| Published: September 05, 2017
Social Anxiety: Prevalence and Gender Correlates among Young Adult Urban College Students
Social anxiety is a debilitating disorder often affecting everyday functioning of young adults. This developmental period has challenges in the domains of academics, career, and relationships. Thus, experience of social anxiety, even if subclinical, can be doubly challenging. This study aimed to assess the prevalence of social anxiety among young adults of urban college students in Bangalore, India. Participants of the study were a group of 472 college students comprising 250 males and 222 females. They were screened for social anxiety using Social Anxiety Questionnaire (SAQ) developed by Caballo et al. (2015) which measures five domains. It was found that 28.60% experience social anxiety which seems significant enough to demand attention. The percentage of males and females that experienced social anxiety was 27.2% and 30.18% respectively, establishing that there is no significant relationship between social anxiety and gender. Gender did not seem to correlate with any of the domains of social anxiety.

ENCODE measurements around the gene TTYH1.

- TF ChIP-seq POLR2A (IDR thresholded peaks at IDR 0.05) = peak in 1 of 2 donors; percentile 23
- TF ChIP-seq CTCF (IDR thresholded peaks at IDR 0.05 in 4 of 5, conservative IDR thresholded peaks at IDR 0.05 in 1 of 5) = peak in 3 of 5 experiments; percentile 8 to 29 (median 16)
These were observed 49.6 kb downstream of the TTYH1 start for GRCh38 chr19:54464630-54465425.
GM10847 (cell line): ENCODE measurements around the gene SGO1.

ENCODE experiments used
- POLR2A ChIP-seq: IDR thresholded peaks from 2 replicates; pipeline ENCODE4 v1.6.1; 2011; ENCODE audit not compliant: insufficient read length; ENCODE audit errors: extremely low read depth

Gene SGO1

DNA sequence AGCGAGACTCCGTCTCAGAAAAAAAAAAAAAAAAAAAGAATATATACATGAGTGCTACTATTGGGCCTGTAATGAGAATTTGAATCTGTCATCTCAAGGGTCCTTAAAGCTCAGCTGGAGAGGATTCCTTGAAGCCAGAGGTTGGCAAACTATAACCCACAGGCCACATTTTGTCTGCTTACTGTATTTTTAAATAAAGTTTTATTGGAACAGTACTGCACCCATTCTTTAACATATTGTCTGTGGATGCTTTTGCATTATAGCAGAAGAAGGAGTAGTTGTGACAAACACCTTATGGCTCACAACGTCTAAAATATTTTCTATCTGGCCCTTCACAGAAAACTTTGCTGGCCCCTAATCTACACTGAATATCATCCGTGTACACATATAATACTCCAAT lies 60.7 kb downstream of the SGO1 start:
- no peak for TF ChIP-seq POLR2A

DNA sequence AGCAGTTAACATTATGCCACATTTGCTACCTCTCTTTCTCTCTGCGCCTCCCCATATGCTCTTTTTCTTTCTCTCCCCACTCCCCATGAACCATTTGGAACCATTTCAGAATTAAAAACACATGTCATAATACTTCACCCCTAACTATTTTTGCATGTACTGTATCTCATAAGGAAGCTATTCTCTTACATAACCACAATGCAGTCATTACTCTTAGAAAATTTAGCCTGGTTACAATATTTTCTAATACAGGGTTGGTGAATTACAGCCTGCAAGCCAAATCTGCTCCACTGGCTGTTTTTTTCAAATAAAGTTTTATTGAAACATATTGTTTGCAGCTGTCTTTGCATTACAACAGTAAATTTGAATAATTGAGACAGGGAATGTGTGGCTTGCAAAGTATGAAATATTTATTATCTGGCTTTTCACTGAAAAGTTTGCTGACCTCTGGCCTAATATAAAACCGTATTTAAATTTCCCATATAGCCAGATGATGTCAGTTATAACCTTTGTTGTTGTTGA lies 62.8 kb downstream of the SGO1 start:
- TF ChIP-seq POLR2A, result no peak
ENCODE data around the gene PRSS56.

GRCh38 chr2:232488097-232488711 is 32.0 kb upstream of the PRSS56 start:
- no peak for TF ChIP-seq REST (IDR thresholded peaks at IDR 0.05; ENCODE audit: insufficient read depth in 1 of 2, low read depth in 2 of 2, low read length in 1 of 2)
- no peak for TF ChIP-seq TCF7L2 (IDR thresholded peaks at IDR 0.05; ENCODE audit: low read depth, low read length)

This is an Open Access Research distributed under the terms of the Creative Commons Attribution License (www.creativecommons.org/licenses/by/2.0), which permits unrestricted use, distribution, and reproduction in any Medium, provided the original work is properly cited.
© 2017 Sridhar V & Surya Rekha S.V
Received: July 23, 2017; Revision Received: August 24, 2017; Accepted: September 05, 2017
Published in Volume 04, Issue 4, July-September, 2017